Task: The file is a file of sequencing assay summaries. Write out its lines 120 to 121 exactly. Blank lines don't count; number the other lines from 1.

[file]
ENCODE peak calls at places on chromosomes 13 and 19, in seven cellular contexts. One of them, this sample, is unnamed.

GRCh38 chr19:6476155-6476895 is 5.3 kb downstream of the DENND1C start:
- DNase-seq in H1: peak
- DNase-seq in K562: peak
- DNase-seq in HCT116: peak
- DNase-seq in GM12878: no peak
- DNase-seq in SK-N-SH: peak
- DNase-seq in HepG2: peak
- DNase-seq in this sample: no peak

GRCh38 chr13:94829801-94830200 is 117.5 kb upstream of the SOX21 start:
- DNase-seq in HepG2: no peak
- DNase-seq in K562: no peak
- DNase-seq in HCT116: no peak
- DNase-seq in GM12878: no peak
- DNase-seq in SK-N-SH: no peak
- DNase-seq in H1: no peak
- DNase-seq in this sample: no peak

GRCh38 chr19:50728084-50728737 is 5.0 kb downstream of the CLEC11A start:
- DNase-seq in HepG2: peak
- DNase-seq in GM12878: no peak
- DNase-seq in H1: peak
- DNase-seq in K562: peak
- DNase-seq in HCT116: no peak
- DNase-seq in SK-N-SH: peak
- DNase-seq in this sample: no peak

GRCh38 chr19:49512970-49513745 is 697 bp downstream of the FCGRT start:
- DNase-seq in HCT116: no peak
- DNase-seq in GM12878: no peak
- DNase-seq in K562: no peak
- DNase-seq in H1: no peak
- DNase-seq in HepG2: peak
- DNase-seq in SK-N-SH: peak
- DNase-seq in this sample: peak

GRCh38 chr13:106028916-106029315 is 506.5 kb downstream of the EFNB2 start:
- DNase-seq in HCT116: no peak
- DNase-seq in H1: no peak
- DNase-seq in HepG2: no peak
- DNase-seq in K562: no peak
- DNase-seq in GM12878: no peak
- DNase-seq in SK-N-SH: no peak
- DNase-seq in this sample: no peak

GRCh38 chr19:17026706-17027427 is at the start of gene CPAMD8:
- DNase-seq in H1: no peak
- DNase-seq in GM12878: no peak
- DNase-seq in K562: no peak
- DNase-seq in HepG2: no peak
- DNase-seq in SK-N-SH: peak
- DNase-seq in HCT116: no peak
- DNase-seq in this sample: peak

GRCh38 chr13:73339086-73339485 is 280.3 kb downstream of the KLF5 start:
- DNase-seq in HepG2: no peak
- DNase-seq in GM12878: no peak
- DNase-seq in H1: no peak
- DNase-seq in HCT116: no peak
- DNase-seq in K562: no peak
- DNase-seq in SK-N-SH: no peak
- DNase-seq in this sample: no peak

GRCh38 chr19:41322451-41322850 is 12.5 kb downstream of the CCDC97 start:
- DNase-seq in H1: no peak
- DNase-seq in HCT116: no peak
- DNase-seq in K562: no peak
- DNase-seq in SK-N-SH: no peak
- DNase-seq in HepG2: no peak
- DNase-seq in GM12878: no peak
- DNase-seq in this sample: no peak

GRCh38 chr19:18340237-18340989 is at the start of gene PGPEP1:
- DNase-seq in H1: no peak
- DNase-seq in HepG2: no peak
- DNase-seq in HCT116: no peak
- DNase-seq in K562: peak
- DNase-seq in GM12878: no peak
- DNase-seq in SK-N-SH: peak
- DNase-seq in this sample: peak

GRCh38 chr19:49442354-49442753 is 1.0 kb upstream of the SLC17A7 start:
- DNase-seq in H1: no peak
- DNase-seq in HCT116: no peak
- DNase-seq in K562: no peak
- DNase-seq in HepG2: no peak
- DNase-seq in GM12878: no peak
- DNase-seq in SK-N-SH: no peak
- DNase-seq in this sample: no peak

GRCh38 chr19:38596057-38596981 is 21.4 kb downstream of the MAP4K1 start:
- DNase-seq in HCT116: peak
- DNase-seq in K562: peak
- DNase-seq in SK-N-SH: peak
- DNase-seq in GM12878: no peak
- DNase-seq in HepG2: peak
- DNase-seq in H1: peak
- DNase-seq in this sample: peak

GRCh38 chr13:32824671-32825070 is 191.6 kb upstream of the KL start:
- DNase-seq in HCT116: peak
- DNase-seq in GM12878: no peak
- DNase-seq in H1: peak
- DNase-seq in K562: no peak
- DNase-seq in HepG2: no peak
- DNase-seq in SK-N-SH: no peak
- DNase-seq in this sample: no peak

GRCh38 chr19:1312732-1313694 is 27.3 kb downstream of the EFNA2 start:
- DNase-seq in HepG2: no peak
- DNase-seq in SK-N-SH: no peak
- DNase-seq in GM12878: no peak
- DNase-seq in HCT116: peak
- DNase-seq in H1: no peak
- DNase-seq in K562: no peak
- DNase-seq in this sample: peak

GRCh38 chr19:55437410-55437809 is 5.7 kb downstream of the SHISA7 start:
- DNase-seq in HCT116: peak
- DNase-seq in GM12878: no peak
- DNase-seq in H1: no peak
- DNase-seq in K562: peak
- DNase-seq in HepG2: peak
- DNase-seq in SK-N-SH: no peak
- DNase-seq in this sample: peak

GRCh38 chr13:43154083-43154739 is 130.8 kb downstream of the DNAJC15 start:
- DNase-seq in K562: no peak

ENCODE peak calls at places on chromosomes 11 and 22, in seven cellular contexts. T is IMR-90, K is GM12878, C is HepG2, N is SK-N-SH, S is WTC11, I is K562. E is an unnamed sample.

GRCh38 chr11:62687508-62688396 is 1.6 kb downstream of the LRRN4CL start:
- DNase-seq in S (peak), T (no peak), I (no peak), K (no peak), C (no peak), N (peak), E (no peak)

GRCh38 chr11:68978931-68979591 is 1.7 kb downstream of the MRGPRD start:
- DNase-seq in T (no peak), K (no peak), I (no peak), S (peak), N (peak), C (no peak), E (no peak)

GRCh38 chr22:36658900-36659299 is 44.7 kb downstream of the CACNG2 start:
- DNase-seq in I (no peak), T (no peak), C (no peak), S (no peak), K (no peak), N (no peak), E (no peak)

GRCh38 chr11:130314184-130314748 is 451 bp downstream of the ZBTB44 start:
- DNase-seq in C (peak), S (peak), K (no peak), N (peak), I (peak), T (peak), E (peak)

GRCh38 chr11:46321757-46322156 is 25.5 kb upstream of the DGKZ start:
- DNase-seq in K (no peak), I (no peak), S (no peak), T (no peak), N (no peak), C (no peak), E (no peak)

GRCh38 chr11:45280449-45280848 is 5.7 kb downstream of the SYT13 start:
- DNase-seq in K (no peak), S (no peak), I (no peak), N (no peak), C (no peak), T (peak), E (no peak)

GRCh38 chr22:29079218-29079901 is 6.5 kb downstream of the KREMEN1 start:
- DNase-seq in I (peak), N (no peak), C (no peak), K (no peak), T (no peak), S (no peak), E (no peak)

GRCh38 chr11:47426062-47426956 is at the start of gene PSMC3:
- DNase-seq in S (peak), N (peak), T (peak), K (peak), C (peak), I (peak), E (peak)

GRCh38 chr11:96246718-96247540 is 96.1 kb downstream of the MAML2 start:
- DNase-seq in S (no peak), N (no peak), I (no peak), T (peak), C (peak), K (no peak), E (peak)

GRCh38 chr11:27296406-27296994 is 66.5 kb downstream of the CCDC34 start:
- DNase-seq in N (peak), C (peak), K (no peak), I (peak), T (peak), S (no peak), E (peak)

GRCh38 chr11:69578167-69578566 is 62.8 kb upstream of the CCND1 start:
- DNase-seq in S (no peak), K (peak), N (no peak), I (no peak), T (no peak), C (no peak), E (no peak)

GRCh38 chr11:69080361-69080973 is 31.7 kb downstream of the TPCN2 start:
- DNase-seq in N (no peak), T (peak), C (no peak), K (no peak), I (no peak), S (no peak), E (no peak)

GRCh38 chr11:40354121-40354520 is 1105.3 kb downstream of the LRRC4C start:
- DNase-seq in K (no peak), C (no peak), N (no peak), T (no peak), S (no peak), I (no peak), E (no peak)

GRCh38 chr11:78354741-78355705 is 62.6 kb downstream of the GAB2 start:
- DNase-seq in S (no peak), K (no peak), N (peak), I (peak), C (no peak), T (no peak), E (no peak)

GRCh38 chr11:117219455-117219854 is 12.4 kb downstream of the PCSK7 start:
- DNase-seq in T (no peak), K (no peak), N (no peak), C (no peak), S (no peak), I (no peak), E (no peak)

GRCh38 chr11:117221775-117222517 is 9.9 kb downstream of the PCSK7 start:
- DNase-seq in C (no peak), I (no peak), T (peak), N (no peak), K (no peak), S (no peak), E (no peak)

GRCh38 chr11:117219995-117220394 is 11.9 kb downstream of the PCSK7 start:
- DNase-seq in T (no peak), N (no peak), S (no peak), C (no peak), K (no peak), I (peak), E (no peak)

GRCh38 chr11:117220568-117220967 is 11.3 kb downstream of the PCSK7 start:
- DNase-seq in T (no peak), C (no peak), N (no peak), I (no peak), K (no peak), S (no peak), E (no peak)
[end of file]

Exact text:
- DNase-seq in T (no peak), K (no peak), I (no peak), S (peak), N (peak), C (no peak), E (no peak)

GRCh38 chr22:36658900-36659299 is 44.7 kb downstream of the CACNG2 start: